As much as I love the punch-you-in-your-face mega hopped monsters, it’s also really interesting to see what is going on at the other end of the ABV scale. These lighter beers are ideal for a cheeky midweek pint, or allow you to have a couple on a Sunday afternoon without ending up half-cut and falling asleep in your dinner.
Beers of note in the sub 4% range include Brewdog’s Dead Pony Club (a tidy 3.8%) and Thornbridge’s White Swan (clocking in at 3.5%), which both manage to pull off the balance of a bagload of pale ale flavour but with a lighter touch. So, the question was, could Dinner Ale pull off the same trick?
First of all, it’s worth exploring the background of Ilkley Brewery. Originally formed in 1873, it enjoyed great success before eventually being swallowed up and shut down by the Bass brewing conglomerate, like so many others. Interestingly, the head brewer then left for Timothy Taylor, where he first brewed the multi international award winning (and mighty fine drop), Landlord. Reformed from scratch in 2009, the brewery is now producing over 40000 pints a week – another sign of the great British brewing revival.
You might be thinking “Dinner Ale” might not be the most appealing name, however, it does have heritage. Ilkley have used a Victorian recipe from 1884 found in the archives of the original brewery, and is designed to be the perfect accompaniment for food. The modern twist comes from a quartet of NZ hops (Riwaka, Moutaka, Southern Cross and Nelson Sauvin, if you were interested).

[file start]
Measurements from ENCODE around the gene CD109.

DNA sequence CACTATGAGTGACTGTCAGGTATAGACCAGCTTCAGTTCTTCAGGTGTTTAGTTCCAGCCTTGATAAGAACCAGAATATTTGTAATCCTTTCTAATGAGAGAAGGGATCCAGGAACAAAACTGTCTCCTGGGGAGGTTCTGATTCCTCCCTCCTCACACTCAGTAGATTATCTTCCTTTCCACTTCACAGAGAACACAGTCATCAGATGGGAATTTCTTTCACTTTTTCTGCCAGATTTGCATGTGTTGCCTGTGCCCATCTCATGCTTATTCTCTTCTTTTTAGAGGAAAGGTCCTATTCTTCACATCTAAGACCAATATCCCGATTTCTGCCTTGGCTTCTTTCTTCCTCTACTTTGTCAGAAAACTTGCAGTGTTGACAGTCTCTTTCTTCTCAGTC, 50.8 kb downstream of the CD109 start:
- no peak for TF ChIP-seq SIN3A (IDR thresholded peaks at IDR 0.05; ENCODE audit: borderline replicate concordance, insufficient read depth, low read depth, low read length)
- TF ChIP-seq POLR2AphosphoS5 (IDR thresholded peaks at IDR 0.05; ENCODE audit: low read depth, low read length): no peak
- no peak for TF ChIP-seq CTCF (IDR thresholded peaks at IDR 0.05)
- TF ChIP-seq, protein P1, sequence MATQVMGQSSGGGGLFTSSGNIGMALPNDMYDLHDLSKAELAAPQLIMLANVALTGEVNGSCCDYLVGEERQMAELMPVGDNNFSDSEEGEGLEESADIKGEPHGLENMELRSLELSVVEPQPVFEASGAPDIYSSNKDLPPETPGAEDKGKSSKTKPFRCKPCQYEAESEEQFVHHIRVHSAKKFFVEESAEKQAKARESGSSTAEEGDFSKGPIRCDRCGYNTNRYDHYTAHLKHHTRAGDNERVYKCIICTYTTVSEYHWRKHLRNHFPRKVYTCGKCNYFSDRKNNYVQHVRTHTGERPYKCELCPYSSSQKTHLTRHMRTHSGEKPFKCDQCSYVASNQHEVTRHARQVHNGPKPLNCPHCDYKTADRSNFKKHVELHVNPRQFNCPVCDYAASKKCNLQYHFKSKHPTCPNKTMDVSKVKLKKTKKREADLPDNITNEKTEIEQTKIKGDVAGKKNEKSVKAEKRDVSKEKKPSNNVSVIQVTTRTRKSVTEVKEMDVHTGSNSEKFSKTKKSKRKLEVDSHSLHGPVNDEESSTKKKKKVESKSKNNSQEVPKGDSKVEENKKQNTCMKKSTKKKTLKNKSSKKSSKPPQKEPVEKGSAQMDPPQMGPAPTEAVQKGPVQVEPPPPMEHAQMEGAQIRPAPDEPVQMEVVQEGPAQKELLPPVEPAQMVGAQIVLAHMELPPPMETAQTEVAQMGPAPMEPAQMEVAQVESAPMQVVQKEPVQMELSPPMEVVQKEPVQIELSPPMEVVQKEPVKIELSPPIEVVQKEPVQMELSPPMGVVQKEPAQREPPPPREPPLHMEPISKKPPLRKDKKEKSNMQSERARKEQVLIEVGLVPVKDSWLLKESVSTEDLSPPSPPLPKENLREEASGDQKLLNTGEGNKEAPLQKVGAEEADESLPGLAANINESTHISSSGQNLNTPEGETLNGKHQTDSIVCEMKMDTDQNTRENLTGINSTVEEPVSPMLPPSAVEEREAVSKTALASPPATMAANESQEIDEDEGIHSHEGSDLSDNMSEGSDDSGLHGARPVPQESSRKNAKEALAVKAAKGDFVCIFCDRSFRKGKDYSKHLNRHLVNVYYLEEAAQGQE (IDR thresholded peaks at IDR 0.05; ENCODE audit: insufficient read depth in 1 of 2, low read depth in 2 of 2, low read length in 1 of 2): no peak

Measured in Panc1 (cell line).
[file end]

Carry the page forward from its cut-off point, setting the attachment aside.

So, on to business. Upon opening, I noticed a nice whiff of citrus as I dispensed the bottle into the waiting receptacle. The ale is clear, light golden in colour, lightly carbonated and pours well. Initial tasting notes were a decent kick of hop forward loveliness, the characteristics of the New Zealand hops coming to the fore, including a hint of a gooseberry from the Nelson Sauvin.
This beer is the sort of brew that encourages you to begin quaffing at an accelerated pace, given its refreshing nature . However, about half way through the bottle, the bitter finish becomes increasingly accentuated and does tend to distract from the other excellent characteristics. This is a bit of a moot point though, for a 3.3%er you can’t really complain that it’s got too much flavour!
It’s also worth pointing out that I didn’t actually have this with my dinner (or any food), as I was too thirsty to wait for the lamb that was in the oven. I can imagine this would go down very well with a roast, or even chilled down on a hot day with a BBQ. Get a few in, slap a few burgers on and you’ll easily demolish a few of these.